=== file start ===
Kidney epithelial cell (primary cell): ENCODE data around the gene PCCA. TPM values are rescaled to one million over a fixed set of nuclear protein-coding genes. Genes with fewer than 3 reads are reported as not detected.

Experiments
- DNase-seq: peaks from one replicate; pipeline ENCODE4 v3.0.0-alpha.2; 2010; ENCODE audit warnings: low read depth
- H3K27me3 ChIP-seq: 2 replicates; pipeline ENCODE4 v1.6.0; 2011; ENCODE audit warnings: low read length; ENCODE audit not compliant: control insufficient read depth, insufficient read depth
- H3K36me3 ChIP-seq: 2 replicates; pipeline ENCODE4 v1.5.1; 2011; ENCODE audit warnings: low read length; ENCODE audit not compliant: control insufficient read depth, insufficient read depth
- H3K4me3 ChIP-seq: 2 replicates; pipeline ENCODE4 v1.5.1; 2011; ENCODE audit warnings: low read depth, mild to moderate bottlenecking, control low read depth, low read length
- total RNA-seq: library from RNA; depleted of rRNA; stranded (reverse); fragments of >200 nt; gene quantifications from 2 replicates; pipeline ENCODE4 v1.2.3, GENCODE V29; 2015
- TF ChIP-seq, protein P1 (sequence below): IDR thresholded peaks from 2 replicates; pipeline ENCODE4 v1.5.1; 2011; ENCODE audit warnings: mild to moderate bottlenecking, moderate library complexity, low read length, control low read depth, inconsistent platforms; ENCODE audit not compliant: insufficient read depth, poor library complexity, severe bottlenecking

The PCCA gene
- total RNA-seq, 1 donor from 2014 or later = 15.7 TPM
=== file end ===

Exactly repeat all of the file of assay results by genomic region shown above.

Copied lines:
Kidney epithelial cell (primary cell): ENCODE data around the gene PCCA. TPM values are rescaled to one million over a fixed set of nuclear protein-coding genes. Genes with fewer than 3 reads are reported as not detected.

Experiments
- DNase-seq: peaks from one replicate; pipeline ENCODE4 v3.0.0-alpha.2; 2010; ENCODE audit warnings: low read depth
- H3K27me3 ChIP-seq: 2 replicates; pipeline ENCODE4 v1.6.0; 2011; ENCODE audit warnings: low read length; ENCODE audit not compliant: control insufficient read depth, insufficient read depth
- H3K36me3 ChIP-seq: 2 replicates; pipeline ENCODE4 v1.5.1; 2011; ENCODE audit warnings: low read length; ENCODE audit not compliant: control insufficient read depth, insufficient read depth
- H3K4me3 ChIP-seq: 2 replicates; pipeline ENCODE4 v1.5.1; 2011; ENCODE audit warnings: low read depth, mild to moderate bottlenecking, control low read depth, low read length
- total RNA-seq: library from RNA; depleted of rRNA; stranded (reverse); fragments of >200 nt; gene quantifications from 2 replicates; pipeline ENCODE4 v1.2.3, GENCODE V29; 2015
- TF ChIP-seq, protein P1 (sequence below): IDR thresholded peaks from 2 replicates; pipeline ENCODE4 v1.5.1; 2011; ENCODE audit warnings: mild to moderate bottlenecking, moderate library complexity, low read length, control low read depth, inconsistent platforms; ENCODE audit not compliant: insufficient read depth, poor library complexity, severe bottlenecking

The PCCA gene
- total RNA-seq, 1 donor from 2014 or later = 15.7 TPM